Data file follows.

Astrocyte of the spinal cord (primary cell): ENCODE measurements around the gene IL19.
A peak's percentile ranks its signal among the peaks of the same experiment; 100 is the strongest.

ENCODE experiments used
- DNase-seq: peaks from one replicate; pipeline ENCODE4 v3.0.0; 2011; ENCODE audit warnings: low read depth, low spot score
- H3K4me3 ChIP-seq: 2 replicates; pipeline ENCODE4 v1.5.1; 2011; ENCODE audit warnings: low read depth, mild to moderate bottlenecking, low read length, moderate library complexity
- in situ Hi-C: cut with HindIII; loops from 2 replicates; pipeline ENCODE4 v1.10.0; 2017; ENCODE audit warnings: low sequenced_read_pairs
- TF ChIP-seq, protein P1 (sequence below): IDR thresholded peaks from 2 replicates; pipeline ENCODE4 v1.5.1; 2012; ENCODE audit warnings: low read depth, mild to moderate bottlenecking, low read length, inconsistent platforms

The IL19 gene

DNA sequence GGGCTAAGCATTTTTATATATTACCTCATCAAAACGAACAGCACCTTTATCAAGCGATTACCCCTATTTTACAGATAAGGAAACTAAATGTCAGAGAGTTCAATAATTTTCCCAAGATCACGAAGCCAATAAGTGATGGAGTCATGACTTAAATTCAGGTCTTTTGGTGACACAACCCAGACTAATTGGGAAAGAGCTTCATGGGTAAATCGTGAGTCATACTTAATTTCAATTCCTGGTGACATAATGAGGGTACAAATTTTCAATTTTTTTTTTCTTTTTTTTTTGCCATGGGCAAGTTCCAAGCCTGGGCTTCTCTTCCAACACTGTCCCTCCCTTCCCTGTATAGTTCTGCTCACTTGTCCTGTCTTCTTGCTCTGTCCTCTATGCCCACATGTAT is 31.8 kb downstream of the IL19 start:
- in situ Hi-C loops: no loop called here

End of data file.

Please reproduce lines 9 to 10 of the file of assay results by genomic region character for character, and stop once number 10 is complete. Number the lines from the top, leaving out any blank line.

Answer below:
DNA sequence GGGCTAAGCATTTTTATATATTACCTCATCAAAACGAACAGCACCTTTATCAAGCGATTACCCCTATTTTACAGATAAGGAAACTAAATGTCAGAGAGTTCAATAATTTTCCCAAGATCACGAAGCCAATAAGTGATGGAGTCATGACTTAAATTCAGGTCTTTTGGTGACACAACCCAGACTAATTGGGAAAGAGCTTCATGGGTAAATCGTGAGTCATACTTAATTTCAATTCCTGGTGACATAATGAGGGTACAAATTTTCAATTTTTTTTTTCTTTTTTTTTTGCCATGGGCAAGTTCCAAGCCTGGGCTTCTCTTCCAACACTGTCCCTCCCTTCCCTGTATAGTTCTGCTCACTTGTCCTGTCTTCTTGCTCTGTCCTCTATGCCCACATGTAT is 31.8 kb downstream of the IL19 start:
- in situ Hi-C loops: no loop called here